Virtual Reality Is Getting Real: Prepare to Meet Your Clone
Briggs, John C., The Futurist
Uirtual reality is not get an everyday reality, but in the next 10 to 20 gears, VR experiences will be fully integrated into reel life. We'll "attend" meetings, practice surgical techniques, trauel to exotic places, test design flaws before building things, and create digital clones to be our representatives in uirtual worlds.
Uirtual reality is advancing rapidly, though almost unnoticed. VR is beginning to be used extensively in avatar creation, assistive technologies, communications, design, engineering, entertainment, medicine, and many other fields. In both the near-term and longer-term future, it will be used even more extensively and in sometimes surprising ways.
In 1996, VR was being overhyped, and many of us were forced to caution readers to keep a sense of perspective. Many people, including VR practitioners, took that advice. Virtual reality, or at least the term, went into hiding.
"Virtual reality went underground," says VR expert and developer Bill Coyle of visualpark.net. "Even software vendors pulled the plug." Two of VR's key magazines, VR World and VR Special Report, folded.
Coyle believes the term VR will soon come back into vogue, but clearly we need a reality check on virtual reality.
What Is VR?
Virtual reality is best defined as a computer-generated 3-D experience in which a user can navigate around, interact with, and be immersed in another environment or world in real time, or "at the speed of life." VR exists parallel to our everyday world.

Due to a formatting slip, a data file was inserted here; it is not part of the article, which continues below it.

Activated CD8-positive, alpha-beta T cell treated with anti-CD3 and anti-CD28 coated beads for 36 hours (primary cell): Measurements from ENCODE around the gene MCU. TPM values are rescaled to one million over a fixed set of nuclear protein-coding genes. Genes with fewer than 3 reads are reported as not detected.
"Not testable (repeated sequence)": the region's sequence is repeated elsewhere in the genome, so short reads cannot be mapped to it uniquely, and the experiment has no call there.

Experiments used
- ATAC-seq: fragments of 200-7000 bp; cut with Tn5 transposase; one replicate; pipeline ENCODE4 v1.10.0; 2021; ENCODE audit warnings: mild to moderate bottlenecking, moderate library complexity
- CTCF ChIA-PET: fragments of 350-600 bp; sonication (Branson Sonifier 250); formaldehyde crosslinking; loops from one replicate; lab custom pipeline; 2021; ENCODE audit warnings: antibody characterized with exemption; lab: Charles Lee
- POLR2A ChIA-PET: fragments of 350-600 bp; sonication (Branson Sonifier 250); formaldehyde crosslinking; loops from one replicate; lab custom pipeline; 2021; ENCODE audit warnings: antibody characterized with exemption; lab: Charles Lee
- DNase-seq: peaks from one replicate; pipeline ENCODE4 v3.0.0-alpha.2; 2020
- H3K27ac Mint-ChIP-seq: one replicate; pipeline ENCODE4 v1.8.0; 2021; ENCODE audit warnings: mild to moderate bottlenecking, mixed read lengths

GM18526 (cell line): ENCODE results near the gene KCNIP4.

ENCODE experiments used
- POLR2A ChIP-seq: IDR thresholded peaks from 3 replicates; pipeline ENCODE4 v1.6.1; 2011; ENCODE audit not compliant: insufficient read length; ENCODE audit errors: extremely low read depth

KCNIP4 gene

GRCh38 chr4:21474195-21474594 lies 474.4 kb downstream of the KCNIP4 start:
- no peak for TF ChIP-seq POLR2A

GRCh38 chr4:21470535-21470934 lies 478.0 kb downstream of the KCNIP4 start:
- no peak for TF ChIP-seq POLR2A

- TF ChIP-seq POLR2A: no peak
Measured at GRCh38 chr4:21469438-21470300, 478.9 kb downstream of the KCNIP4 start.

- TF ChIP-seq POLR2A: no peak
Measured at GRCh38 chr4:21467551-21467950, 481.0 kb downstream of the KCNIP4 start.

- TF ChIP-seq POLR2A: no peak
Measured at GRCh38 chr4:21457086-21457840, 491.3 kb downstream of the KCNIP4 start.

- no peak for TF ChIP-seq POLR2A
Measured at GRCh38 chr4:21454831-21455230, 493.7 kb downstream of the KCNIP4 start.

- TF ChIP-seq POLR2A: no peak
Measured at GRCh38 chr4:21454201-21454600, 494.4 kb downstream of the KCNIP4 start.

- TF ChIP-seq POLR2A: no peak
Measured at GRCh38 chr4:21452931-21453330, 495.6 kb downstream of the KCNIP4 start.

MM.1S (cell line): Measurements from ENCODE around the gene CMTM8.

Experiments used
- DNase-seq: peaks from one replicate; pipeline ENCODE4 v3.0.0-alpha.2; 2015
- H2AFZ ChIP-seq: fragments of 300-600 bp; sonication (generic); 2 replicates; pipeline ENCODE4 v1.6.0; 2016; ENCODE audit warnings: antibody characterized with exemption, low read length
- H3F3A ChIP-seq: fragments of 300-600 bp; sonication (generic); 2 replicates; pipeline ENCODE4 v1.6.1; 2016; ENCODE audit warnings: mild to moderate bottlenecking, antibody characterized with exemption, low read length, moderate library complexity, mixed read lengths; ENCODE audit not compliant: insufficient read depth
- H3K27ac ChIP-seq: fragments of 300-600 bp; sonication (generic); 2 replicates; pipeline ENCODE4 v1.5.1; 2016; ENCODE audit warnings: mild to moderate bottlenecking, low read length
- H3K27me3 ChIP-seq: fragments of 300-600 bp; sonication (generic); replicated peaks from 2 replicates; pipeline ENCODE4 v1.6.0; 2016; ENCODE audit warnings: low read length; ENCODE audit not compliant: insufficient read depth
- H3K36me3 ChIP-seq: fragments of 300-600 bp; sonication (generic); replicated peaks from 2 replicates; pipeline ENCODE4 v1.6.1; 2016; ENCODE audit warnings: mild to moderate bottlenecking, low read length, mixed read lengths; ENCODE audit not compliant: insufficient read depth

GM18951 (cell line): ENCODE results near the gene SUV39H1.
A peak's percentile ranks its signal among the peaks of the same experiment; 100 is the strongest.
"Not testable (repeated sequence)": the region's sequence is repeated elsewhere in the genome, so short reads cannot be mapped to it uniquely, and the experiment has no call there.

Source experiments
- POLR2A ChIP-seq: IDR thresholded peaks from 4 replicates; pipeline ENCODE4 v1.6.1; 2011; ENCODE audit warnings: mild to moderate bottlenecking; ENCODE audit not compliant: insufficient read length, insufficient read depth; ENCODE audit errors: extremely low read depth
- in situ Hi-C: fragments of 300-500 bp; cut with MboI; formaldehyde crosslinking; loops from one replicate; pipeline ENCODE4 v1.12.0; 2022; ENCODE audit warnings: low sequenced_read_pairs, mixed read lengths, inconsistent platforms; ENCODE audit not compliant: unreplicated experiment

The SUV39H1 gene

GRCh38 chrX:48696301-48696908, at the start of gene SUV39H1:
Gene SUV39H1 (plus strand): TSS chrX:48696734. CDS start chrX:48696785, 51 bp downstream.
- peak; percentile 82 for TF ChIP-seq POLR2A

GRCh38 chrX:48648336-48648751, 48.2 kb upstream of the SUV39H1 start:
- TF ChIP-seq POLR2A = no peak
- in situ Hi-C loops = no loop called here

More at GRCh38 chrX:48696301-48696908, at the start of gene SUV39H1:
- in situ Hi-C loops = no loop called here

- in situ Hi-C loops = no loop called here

Multisensory experiences are potentially a characteristic of VR, but that is not necessarily true today. Much of VR now is only visual. Some VR developers add an audio component to their work; VR expert Brenda Laurel reports that when audio is added to video in VR the video seems more real and vibrant. Some developers are also working on our senses of smell and touch, but their work is quite preliminary. These senses are much harder to mimic and refresh than the visual and auditory. I don't know of anyone who is trying to build a sense of taste into VR. However, in the future, as the technology progresses, multisensory dimensions may be viewed as necessary for VR.
VR's Other Dimensions
Within about five years you should be able to run slick, consumer-oriented VR on your desktop computer and advanced VR applications on office workstations; tomorrow's supercomputers should be able to do incredible things to enhance the VR experience.
In the longer-term future (10 to 20 years), you should be able to experience advanced VR from the comfort of your home, with much of it coming to you over the Internet or whatever supersedes it. VR should become an integral part of business, substituting virtual trips for "real" travel to attend meetings, create products, or conduct inspections.
VR on the Internet has come along slowly. The problem seems not to be the speed of the Internet backbone or its capabilities, but the bandwidth of the last mile to your house. Forget about standard Internet service, DSL, cable, or even faster lines to provide the bandwidth you need. Except for the fastest connections (like OC3) of the Internet2 used by major research universities, they're just not fast enough to handle the data needed to transmit high-quality VR. However, it is anticipated that this problem will be solved in the next few years as fiberoptic cable or other fast transmission media reach our houses and businesses. These obstacles appear to be more economic than technological.
VR will also affect communications. Even defining ordinary words becomes a problem as VR mimics the real world. One of my clients started talking about using puppets for a product demonstration. I assumed she was talking about virtual puppets, common in VR. She was actually talking about real, physical puppets. And when you are talking about your office, your files, or your desktop, already you must distinguish between the office that your computer is in and the "office" that is in your computer. …